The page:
SANTA FE, N.M. (KRQE) – One New Mexico city is considering asking voters to reign in the mayor’s power. A resolution making its way through the Santa Fe City Council could curtail what the mayor is able to vote on in city government.

Santa Fe City Councilor Michael Garcia said in 2018, the city implemented a full-time mayoral position, meaning: “The mayor actually plays the role of a mayor and as a city councilor. And so, through discussions, through the City Council, we directed the Charter Review Commission to review and provide any recommendations in regard to potential separation of powers.”

A resident-led review commission looked at different ways to amend the city’s Charter. One of those recommendations was to remove the voting power from the mayor on City Council matters—only allowing the person in that position to vote in the event of a tie.

“This is, in my opinion, the first step to that separation of powers and have the mayor play more of executive role within the city government and have the City Council play more of that legislative role,” Garcia said. Currently, the mayor votes on all matters. Garcia said some of his colleagues have questioned if this is a problem, and why it’s being looked at now. He said this is what constituents want.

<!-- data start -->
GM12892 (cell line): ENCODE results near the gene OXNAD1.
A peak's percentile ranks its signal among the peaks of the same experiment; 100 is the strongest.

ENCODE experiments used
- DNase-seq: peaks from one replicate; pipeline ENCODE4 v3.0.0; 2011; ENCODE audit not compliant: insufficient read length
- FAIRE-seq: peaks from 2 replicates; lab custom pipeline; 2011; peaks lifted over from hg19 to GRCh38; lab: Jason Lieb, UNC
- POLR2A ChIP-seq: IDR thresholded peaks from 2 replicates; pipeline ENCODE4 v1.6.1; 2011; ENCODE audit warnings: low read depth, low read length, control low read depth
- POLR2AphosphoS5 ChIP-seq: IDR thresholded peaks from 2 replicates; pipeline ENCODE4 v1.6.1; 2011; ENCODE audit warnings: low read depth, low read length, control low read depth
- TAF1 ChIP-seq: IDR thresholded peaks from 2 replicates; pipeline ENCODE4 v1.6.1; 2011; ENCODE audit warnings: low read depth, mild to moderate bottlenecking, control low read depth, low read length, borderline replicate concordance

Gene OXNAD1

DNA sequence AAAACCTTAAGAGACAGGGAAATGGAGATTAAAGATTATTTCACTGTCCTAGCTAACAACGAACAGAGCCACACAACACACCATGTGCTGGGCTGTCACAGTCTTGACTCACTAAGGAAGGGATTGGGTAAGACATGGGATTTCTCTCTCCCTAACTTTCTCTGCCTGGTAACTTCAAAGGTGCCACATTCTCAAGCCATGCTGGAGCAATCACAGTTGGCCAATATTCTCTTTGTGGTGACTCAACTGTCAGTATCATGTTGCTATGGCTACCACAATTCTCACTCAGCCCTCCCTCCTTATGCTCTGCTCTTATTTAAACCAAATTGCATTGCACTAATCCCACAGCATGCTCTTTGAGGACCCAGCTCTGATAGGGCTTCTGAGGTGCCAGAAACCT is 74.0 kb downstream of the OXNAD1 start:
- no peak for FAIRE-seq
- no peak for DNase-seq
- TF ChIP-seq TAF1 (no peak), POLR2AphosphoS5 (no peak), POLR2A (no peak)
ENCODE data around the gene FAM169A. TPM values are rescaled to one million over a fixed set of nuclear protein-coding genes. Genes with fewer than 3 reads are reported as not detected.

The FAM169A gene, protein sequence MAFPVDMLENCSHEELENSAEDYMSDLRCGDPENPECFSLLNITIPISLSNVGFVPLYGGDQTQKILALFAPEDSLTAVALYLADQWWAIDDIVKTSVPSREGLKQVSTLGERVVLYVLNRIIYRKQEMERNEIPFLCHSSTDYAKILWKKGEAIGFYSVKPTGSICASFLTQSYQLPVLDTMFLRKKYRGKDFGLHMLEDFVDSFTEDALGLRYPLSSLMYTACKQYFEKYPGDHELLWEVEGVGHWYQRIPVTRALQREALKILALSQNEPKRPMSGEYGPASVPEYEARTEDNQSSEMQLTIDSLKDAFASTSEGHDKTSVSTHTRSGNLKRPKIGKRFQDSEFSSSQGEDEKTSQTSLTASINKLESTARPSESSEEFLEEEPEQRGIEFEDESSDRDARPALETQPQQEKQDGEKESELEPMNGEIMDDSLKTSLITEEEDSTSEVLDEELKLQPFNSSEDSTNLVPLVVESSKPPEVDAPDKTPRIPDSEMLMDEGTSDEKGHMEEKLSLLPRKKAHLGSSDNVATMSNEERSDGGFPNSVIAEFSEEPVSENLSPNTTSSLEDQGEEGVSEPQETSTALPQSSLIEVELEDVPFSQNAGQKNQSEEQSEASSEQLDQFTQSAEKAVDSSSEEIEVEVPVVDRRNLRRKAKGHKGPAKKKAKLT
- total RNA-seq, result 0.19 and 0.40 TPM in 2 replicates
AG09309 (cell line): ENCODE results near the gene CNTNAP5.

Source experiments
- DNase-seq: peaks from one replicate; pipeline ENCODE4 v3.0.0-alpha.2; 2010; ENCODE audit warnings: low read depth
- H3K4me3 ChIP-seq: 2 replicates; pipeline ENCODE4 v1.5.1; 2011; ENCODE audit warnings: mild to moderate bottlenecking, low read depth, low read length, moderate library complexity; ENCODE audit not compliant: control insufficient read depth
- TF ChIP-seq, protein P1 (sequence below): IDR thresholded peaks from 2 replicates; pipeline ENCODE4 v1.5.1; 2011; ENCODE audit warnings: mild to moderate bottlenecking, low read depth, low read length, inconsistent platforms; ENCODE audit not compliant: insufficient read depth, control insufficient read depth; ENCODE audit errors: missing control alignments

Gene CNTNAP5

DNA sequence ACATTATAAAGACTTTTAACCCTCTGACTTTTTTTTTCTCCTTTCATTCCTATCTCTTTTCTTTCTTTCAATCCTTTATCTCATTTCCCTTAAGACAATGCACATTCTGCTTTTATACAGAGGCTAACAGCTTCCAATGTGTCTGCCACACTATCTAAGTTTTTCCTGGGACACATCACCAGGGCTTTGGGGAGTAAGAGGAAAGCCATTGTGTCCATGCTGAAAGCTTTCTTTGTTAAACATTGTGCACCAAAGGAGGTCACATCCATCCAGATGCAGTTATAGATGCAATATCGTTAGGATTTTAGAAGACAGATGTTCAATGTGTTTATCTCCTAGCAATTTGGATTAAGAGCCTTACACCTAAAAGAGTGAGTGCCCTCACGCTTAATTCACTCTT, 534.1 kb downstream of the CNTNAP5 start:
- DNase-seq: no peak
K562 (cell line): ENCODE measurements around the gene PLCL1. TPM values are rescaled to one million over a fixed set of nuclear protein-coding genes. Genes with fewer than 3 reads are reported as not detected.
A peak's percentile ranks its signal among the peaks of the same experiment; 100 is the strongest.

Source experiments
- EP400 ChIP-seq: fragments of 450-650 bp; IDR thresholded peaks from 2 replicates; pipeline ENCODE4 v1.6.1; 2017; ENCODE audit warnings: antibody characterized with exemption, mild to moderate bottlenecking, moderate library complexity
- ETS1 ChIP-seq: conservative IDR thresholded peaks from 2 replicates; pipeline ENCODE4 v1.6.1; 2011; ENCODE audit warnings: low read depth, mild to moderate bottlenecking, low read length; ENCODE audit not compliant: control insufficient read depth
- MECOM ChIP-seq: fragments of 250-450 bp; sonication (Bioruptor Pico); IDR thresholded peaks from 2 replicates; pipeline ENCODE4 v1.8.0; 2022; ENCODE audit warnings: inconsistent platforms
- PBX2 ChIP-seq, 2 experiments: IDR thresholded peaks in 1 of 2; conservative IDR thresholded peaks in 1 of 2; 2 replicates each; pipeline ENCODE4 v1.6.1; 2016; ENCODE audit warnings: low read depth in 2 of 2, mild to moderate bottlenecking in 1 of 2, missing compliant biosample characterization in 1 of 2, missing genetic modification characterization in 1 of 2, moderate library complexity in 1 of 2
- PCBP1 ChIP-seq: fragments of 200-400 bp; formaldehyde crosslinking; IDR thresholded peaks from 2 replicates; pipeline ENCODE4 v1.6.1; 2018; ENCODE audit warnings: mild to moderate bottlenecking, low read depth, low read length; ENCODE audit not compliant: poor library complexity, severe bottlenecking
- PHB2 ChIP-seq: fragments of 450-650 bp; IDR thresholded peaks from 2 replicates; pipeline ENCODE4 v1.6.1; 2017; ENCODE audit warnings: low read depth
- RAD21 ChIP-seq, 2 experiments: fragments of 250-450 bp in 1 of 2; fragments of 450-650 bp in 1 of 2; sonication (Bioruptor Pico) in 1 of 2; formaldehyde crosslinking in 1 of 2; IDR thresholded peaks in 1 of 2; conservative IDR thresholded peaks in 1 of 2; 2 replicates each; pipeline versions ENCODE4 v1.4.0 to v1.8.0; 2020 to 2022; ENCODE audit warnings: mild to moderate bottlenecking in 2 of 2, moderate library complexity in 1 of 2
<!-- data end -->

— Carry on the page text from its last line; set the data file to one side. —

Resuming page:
“I think folks in the community have felt that that is a little bit too much power for one position, and there needs to be a separation of powers,” Garcia said. He explained it’s not personal: “By no means is this a knock against the current mayor. This is a way that our system can be improved. That way for future instances there will be that separation of powers between the executive office which would be the mayor’s office, then you have the legislative office, which would be the city council.”

If the resolution passes, it’ll be on the ballot for voters to decide in November.

News 13 reached out to the Santa Fe Mayor’s Office for comment on this push. Mayor Alan Webber responded in a statement:

The Charter Review Commission suggested major changes to the roles of the City Council and that of the Mayor. The big idea was separating out an Executive Branch and a Legislative Branch, removing the Mayor from the Governing Body entirely. Out of that big idea has come a very small idea: A Mayor would only vote to break ties, but would still be part of the Legislative Branch. I’d like to see us get more working experience with the current structure and more serious consideration of growing the legislative powers of the City Council, rather than adopt this proposal. Changing our Charter is a big deal, and we should do it carefully and thoughtfully, after serious research and analysis.

Mayor Alan Webber, City of Santa Fe